The quadrennial elections of 1905 found all the liberal groups united in a combined assault upon the Christian Coalition. A severe electoral struggle ensued, with the result that 45 liberals and 7 socialists were returned against 48 coalitionists. Dr Kuyper resigned; and a new ministry, under the leadership of the moderate liberal, De Meester, took its place. The De Meester government was however dependent upon the socialist vote, and possessed no independent majority in either Chamber. For the first time a ministry of agriculture, industry and trade was created. Such an administration could only lead a precarious existence, and in 1907 an adverse vote upon the military estimates led to its resignation. Th. Heemskerk undertook the task of forming a new cabinet from the anti-revolutionary and Catholic groups, and at the next general election of 1909 he won a conclusive victory at the polls. This victory was obtained by wholesale promises of social reforms, including old age pensions and poor and sick relief. As so often happens, such a programme could not be carried into effect without heavy expenditure; and the means were not forthcoming. To meet the demand a bill was introduced in August, 1911, by the finance minister, Dr Kolkmar, to increase considerably the existing duties, and to extend largely the list of dutiable imports. This bill led to a widespread agitation in the country, and many petitions were presented against it, with the result that it was withdrawn. A proposal made by this ministry in 1910 to spend 38,000,000 florins on the fortification of Flushing excited much adverse criticism in the press of Belgium, England and France, on the ground that it had been done at the suggestion of the German government, the object being to prevent the British fleet from seizing Flushing in the event of the outbreak of an Anglo-German war. The press agitation met, however, with no countenance on the part of responsible statesmen in any of the countries named; it led nevertheless to the abandonment of the original proposal and the passing of a bill in 1912 for the improvement of the defences of the Dutch sea-ports generally.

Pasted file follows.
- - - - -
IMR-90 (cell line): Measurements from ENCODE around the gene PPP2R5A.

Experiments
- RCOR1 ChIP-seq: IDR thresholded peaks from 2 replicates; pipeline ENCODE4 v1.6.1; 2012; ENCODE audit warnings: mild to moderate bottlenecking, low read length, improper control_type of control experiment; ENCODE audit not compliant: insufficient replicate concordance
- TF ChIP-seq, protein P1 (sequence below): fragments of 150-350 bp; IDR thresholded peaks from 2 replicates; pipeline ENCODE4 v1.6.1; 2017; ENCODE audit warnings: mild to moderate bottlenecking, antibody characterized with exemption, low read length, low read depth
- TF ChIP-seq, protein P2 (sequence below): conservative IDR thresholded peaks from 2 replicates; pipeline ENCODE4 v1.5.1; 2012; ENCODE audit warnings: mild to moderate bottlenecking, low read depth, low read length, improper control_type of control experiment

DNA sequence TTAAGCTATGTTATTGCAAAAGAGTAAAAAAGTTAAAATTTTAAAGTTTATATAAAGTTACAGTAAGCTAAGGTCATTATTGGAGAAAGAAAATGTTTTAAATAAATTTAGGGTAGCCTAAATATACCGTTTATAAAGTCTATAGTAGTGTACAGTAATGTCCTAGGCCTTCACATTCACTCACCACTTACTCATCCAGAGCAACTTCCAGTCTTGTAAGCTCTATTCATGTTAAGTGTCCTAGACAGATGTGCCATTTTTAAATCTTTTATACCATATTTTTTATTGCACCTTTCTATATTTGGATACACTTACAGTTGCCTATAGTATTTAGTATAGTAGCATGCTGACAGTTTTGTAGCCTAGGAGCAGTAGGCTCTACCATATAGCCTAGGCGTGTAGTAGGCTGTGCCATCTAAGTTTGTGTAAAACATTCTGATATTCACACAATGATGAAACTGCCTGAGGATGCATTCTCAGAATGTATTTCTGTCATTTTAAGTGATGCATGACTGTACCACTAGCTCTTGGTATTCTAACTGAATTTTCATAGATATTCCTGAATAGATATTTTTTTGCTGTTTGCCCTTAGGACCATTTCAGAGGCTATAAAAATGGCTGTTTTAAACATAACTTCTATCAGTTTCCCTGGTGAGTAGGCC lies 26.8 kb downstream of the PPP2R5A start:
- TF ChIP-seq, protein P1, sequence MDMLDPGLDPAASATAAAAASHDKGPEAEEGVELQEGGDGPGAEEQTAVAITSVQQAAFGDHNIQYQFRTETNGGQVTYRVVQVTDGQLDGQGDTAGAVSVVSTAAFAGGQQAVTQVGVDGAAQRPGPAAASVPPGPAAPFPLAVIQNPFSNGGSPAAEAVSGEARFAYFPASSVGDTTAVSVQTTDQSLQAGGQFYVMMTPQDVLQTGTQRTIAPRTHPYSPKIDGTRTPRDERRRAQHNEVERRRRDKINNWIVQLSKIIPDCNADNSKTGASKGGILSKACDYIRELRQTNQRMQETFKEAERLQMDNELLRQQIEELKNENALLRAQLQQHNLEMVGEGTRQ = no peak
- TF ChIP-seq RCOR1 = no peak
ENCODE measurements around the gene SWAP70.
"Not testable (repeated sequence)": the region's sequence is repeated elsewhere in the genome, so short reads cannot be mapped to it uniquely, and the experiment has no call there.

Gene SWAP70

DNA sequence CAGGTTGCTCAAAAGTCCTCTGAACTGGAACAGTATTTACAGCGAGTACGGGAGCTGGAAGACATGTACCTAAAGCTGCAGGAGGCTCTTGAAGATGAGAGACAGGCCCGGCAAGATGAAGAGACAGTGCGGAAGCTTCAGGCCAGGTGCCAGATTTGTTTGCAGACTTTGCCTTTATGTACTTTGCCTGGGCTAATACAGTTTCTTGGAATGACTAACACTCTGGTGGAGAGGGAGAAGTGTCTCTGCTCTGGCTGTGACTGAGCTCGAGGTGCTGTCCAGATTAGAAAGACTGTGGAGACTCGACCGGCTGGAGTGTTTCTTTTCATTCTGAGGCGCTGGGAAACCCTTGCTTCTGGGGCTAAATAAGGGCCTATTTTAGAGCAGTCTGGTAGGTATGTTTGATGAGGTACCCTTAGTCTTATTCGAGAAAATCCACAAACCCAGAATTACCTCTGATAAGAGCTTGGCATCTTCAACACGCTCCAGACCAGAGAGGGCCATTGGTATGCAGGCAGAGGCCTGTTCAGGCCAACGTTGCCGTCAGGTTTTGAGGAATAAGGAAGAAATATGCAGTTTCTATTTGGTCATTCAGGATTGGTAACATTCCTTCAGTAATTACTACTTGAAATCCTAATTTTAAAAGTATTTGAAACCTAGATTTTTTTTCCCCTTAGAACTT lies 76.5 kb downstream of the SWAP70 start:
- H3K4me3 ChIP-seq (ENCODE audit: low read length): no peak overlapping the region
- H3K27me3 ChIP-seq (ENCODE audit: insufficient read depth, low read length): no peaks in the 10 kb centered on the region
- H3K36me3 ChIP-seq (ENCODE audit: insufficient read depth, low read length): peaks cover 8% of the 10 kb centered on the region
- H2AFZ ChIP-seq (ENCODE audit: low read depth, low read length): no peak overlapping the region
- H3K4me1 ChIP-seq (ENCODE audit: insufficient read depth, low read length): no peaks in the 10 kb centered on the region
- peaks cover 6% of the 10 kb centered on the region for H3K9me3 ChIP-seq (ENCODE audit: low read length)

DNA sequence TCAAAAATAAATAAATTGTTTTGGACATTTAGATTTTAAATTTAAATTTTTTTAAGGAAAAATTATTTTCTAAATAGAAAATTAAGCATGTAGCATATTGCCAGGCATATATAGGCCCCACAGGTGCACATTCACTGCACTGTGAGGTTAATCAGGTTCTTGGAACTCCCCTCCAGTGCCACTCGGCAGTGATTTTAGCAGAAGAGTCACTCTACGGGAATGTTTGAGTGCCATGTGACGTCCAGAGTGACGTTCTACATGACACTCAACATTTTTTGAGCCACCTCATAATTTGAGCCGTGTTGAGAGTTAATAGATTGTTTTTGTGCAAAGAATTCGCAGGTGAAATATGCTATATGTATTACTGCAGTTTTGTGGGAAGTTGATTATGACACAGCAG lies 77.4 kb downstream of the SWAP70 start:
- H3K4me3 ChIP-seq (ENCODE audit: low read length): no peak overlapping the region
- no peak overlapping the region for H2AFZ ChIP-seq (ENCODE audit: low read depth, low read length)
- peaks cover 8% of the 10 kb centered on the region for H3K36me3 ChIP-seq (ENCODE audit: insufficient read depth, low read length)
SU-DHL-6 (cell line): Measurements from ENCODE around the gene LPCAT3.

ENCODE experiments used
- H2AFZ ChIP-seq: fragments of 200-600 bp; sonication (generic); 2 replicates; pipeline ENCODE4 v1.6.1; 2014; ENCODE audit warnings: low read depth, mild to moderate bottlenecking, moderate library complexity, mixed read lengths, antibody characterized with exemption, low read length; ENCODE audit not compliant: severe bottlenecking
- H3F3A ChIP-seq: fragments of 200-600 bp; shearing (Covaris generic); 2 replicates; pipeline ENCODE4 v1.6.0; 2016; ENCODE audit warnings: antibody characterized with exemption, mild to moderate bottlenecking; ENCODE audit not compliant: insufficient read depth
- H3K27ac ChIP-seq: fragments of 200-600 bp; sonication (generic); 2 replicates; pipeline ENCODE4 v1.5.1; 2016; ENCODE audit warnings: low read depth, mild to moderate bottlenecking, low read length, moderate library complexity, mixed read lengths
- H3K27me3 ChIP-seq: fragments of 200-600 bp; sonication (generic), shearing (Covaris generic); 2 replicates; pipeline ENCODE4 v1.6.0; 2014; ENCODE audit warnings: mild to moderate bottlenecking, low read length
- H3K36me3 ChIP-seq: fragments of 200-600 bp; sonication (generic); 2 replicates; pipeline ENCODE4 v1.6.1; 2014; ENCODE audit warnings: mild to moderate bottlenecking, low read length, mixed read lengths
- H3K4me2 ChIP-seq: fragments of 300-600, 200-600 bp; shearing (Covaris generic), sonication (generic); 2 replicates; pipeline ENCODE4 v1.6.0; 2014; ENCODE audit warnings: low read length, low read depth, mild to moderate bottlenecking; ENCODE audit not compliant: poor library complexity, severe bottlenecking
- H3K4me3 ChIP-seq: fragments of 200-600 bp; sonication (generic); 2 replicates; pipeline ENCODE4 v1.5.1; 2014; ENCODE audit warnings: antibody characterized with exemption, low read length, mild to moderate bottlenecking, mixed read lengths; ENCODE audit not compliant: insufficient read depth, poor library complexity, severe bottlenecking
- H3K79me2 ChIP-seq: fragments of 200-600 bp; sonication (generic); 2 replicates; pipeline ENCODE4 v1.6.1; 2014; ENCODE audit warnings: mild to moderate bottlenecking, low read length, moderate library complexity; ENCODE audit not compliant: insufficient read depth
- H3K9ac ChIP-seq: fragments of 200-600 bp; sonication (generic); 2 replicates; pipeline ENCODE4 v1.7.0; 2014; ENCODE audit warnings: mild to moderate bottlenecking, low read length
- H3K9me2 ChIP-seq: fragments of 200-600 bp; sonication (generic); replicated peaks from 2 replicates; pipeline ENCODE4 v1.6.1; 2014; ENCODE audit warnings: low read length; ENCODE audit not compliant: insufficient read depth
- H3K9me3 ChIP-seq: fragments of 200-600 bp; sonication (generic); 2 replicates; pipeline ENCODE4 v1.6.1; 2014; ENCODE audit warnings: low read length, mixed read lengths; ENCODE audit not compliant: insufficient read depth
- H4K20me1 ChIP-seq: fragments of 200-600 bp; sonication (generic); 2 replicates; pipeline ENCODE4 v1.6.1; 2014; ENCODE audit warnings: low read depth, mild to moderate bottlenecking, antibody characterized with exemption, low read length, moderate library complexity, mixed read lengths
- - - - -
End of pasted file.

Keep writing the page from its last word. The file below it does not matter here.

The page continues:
The election of 1913 reversed the verdict of 1909. Probably in no country has the principle of the “swing of the pendulum” been so systematically verified as it has in Holland in recent times. The returns were in 1913: Church parties, 41; liberals of all groups, 39; socialists, 15. The most striking change was the increase in the socialist vote, their representation being more than doubled; and, as in 1905, they held the balance of parties in their hands. With some difficulty Dr Cort van den Linden succeeded in forming a liberal ministry. The outbreak of the Great War in August, 1914, prevented them from turning their attention to any other matters than those arising from the maintenance of a strict neutrality in a conflict which placed them in a most difficult and dangerous position. One of the first questions on which they had to take a critical decision was the closing of the Scheldt. As soon as Great Britain declared war on Germany (August 4), Holland refused to allow any belligerent vessels to pass over its territorial waters. The events of the six years that have since passed are too near for comment here. The liberal ministry at least deserves credit for having steered the country safely through perilous waters. Nevertheless, at the quadrennial election of 1917 there was the customary swing of the pendulum; and an anti-liberal ministry (September 6) was formed, with a Catholic, M. Ruys de Beerenbronck, as first minister.